5 Ways To Get A Better Cell Signal
(BPT) – From calls to texting to browsing the Web, today’s smartphones and tablets have the potential to keep us in constant communication while on the go. But for mobile users who suffer through dropped calls, slow downloads or delayed voicemails, that potential isn’t always realized.
In fact, 20 percent of respondents experience dropped calls “very often” (15 times or more per week), while another 15 percent experience dropped calls “often” (10 to 15 times per week), according to a recent consumer survey conducted by weBoost. When poor cell reception occurs on a daily basis, even the most amazing piece of mobile technology can lose a lot of its value to the user.
While those who report these common mobile challenges may be quick to blame their device or carrier, the real culprit may be neither. The surprising truth is anything interrupting the line of sight from a cell tower to a device — such as uneven terrain, dust in the air and tall foliage — can reduce signal strength.
Perhaps the biggest misconception of all is that there’s nothing we can do. On the contrary, it’s much easier than many mobile users realize to improve signal strength. Here are some simple tips for better reception:
Track your tower. Knowing which tower your device is using can go a long way toward improving your signal. A downloadable app called “Open Signal,” available on Google Play and Apple’s App Store, will show you all the cell towers in your area, as well as which tower you’re connected to. By knowing where the tower is, you’ll know which direction to face when using your mobile device, which reduces the chance of any obstructions blocking your signal. If you find you’re not connected to the closest tower, simply reboot your signal by turning your phone off and on again.
Keep your device charged. If you’ve ever picked up your phone and suddenly noticed several delayed texts or voicemails appear at once, try checking your battery. When you’re actively using your phone, it pings the towers more frequently, which uses more power. However, it conserves power when it’s on standby mode — which means if your battery is low, your phone could be receiving updates less frequently. The solution is simple: just charge your battery.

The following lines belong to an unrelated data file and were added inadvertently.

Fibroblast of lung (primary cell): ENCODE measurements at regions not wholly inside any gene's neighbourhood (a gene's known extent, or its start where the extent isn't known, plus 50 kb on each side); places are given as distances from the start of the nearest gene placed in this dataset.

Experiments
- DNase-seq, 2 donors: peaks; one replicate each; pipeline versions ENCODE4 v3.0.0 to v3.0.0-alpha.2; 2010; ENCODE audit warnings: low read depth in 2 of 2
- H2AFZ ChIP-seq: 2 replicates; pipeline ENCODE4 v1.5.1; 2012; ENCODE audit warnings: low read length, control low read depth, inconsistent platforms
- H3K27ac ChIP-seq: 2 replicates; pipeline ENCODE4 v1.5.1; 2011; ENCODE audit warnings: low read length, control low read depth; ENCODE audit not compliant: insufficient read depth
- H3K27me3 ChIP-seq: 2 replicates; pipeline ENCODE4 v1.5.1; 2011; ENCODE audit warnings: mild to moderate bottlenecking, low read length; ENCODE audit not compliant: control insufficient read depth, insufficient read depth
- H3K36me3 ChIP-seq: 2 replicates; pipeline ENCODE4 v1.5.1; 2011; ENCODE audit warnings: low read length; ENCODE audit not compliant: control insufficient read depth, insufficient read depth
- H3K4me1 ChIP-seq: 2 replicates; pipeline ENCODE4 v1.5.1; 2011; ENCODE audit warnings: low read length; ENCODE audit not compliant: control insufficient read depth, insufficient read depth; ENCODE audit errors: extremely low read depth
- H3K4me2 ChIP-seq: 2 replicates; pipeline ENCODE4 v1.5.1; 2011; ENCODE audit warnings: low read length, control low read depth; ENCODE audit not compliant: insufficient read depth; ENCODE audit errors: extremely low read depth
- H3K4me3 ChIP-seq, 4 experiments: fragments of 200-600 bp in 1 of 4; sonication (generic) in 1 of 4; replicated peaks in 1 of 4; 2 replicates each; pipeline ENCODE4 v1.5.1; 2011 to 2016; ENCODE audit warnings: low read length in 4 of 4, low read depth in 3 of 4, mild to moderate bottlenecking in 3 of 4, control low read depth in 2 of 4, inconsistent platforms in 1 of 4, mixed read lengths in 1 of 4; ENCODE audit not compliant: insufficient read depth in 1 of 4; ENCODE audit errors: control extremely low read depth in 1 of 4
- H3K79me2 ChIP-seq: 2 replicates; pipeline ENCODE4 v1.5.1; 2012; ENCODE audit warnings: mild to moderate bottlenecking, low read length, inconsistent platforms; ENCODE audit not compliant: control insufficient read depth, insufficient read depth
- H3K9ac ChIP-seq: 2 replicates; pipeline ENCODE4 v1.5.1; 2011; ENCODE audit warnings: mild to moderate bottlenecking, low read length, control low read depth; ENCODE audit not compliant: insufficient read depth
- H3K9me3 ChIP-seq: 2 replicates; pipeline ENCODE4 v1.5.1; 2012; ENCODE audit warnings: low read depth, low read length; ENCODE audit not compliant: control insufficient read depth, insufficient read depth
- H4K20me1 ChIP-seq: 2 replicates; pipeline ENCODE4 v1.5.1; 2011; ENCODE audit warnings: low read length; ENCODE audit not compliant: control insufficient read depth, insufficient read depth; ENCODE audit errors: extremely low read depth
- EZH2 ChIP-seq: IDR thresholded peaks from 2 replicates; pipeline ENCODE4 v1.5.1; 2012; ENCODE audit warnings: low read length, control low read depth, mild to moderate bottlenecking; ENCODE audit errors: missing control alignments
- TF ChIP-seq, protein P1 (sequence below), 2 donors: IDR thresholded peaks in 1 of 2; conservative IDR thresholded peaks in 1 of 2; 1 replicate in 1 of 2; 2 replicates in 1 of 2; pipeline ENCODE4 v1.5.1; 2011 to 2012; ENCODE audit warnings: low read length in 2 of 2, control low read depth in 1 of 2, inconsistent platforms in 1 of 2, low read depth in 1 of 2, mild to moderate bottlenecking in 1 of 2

Roll down the windows. Energy-efficient building products, such as insulation and tinted windows, can block a cell signal in a home or office building. Similarly, most vehicles are built with large amounts of metal, often with a metallic tint covering the windows. If you notice you’re struggling for a good signal indoors, or while on the road, the solution could be as easy as rolling down the window. Your cell signal could double in strength.
Compare carriers. If none of the above solutions seem to improve your cell reception, your carrier could be the problem. Not all carriers serve the same locations, and it’s quite possible your carrier just doesn’t provide a strong signal in your area. To know for sure, simply look up coverage maps for each of the major carriers and compare their service areas. Switching to a different carrier could be the best option where you live.
Boost your signal. While there are many effective ways around the problem of poor cell reception, it’s also surprisingly easy to fix it permanently. A weBoost cell phone signal booster installed in a home or car can greatly amplify a weak signal — essentially creating your own personal cell tower. The result is faster download speeds, clearer conversations and better battery life (since your phone will no longer need to transmit over long distances). Just like a cell tower, a weBoost cell signal booster works with every network, and there’s no limit to how many people can use it at once.